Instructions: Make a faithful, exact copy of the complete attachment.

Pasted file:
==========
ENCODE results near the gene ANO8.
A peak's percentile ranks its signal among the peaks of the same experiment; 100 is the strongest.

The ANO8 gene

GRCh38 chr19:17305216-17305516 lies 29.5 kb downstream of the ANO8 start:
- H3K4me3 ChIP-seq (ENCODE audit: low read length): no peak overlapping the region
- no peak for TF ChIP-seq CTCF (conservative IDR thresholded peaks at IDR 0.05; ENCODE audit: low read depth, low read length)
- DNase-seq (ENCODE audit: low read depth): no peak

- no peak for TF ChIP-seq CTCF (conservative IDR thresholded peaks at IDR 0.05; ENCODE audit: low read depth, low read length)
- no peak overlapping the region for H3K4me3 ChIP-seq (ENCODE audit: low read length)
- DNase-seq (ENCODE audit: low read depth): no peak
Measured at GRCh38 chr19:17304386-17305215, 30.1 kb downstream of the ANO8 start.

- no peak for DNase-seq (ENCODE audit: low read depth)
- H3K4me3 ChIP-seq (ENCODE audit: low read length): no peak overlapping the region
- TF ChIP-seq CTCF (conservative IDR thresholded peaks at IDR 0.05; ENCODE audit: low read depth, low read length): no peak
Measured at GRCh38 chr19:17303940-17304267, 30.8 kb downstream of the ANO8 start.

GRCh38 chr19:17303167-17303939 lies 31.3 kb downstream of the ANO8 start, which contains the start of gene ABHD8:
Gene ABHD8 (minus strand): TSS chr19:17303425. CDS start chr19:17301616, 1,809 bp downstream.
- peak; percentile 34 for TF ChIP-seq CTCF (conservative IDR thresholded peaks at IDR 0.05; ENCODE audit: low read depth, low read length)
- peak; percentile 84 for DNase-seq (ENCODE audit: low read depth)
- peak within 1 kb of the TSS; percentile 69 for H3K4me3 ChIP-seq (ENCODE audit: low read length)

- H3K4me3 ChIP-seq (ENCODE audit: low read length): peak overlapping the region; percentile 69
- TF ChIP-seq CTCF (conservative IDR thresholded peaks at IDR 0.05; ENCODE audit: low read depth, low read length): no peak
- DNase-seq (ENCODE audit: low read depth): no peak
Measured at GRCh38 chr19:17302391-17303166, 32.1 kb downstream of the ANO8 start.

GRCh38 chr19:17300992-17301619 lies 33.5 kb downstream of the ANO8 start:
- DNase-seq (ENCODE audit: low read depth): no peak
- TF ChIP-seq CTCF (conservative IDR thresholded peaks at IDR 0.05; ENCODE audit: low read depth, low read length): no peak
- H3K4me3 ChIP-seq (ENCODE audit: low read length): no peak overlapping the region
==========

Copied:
ENCODE results near the gene ANO8.
A peak's percentile ranks its signal among the peaks of the same experiment; 100 is the strongest.

The ANO8 gene

GRCh38 chr19:17305216-17305516 lies 29.5 kb downstream of the ANO8 start:
- H3K4me3 ChIP-seq (ENCODE audit: low read length): no peak overlapping the region
- no peak for TF ChIP-seq CTCF (conservative IDR thresholded peaks at IDR 0.05; ENCODE audit: low read depth, low read length)
- DNase-seq (ENCODE audit: low read depth): no peak

- no peak for TF ChIP-seq CTCF (conservative IDR thresholded peaks at IDR 0.05; ENCODE audit: low read depth, low read length)
- no peak overlapping the region for H3K4me3 ChIP-seq (ENCODE audit: low read length)
- DNase-seq (ENCODE audit: low read depth): no peak
Measured at GRCh38 chr19:17304386-17305215, 30.1 kb downstream of the ANO8 start.

- no peak for DNase-seq (ENCODE audit: low read depth)
- H3K4me3 ChIP-seq (ENCODE audit: low read length): no peak overlapping the region
- TF ChIP-seq CTCF (conservative IDR thresholded peaks at IDR 0.05; ENCODE audit: low read depth, low read length): no peak
Measured at GRCh38 chr19:17303940-17304267, 30.8 kb downstream of the ANO8 start.

GRCh38 chr19:17303167-17303939 lies 31.3 kb downstream of the ANO8 start, which contains the start of gene ABHD8:
Gene ABHD8 (minus strand): TSS chr19:17303425. CDS start chr19:17301616, 1,809 bp downstream.
- peak; percentile 34 for TF ChIP-seq CTCF (conservative IDR thresholded peaks at IDR 0.05; ENCODE audit: low read depth, low read length)
- peak; percentile 84 for DNase-seq (ENCODE audit: low read depth)
- peak within 1 kb of the TSS; percentile 69 for H3K4me3 ChIP-seq (ENCODE audit: low read length)

- H3K4me3 ChIP-seq (ENCODE audit: low read length): peak overlapping the region; percentile 69
- TF ChIP-seq CTCF (conservative IDR thresholded peaks at IDR 0.05; ENCODE audit: low read depth, low read length): no peak
- DNase-seq (ENCODE audit: low read depth): no peak
Measured at GRCh38 chr19:17302391-17303166, 32.1 kb downstream of the ANO8 start.

GRCh38 chr19:17300992-17301619 lies 33.5 kb downstream of the ANO8 start:
- DNase-seq (ENCODE audit: low read depth): no peak
- TF ChIP-seq CTCF (conservative IDR thresholded peaks at IDR 0.05; ENCODE audit: low read depth, low read length): no peak
- H3K4me3 ChIP-seq (ENCODE audit: low read length): no peak overlapping the region